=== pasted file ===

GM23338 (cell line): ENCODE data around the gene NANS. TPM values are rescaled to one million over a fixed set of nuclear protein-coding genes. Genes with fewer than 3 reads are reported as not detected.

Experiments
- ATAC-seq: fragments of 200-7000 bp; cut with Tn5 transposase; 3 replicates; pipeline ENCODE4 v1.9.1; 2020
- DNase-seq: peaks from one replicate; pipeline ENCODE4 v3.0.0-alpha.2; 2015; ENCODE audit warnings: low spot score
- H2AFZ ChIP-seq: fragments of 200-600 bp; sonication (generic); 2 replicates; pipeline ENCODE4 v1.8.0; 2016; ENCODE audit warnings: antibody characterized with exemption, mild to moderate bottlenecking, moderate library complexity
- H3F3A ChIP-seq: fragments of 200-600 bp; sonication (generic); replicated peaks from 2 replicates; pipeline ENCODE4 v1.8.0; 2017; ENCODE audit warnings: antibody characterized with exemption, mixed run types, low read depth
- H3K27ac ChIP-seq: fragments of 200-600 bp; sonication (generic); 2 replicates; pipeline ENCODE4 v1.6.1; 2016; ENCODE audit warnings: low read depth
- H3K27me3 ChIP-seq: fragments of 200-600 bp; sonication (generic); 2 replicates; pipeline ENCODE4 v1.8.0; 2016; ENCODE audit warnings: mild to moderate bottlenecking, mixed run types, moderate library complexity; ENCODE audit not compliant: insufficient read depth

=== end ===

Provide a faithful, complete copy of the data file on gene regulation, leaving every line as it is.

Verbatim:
GM23338 (cell line): ENCODE data around the gene NANS. TPM values are rescaled to one million over a fixed set of nuclear protein-coding genes. Genes with fewer than 3 reads are reported as not detected.

Experiments
- ATAC-seq: fragments of 200-7000 bp; cut with Tn5 transposase; 3 replicates; pipeline ENCODE4 v1.9.1; 2020
- DNase-seq: peaks from one replicate; pipeline ENCODE4 v3.0.0-alpha.2; 2015; ENCODE audit warnings: low spot score
- H2AFZ ChIP-seq: fragments of 200-600 bp; sonication (generic); 2 replicates; pipeline ENCODE4 v1.8.0; 2016; ENCODE audit warnings: antibody characterized with exemption, mild to moderate bottlenecking, moderate library complexity
- H3F3A ChIP-seq: fragments of 200-600 bp; sonication (generic); replicated peaks from 2 replicates; pipeline ENCODE4 v1.8.0; 2017; ENCODE audit warnings: antibody characterized with exemption, mixed run types, low read depth
- H3K27ac ChIP-seq: fragments of 200-600 bp; sonication (generic); 2 replicates; pipeline ENCODE4 v1.6.1; 2016; ENCODE audit warnings: low read depth
- H3K27me3 ChIP-seq: fragments of 200-600 bp; sonication (generic); 2 replicates; pipeline ENCODE4 v1.8.0; 2016; ENCODE audit warnings: mild to moderate bottlenecking, mixed run types, moderate library complexity; ENCODE audit not compliant: insufficient read depth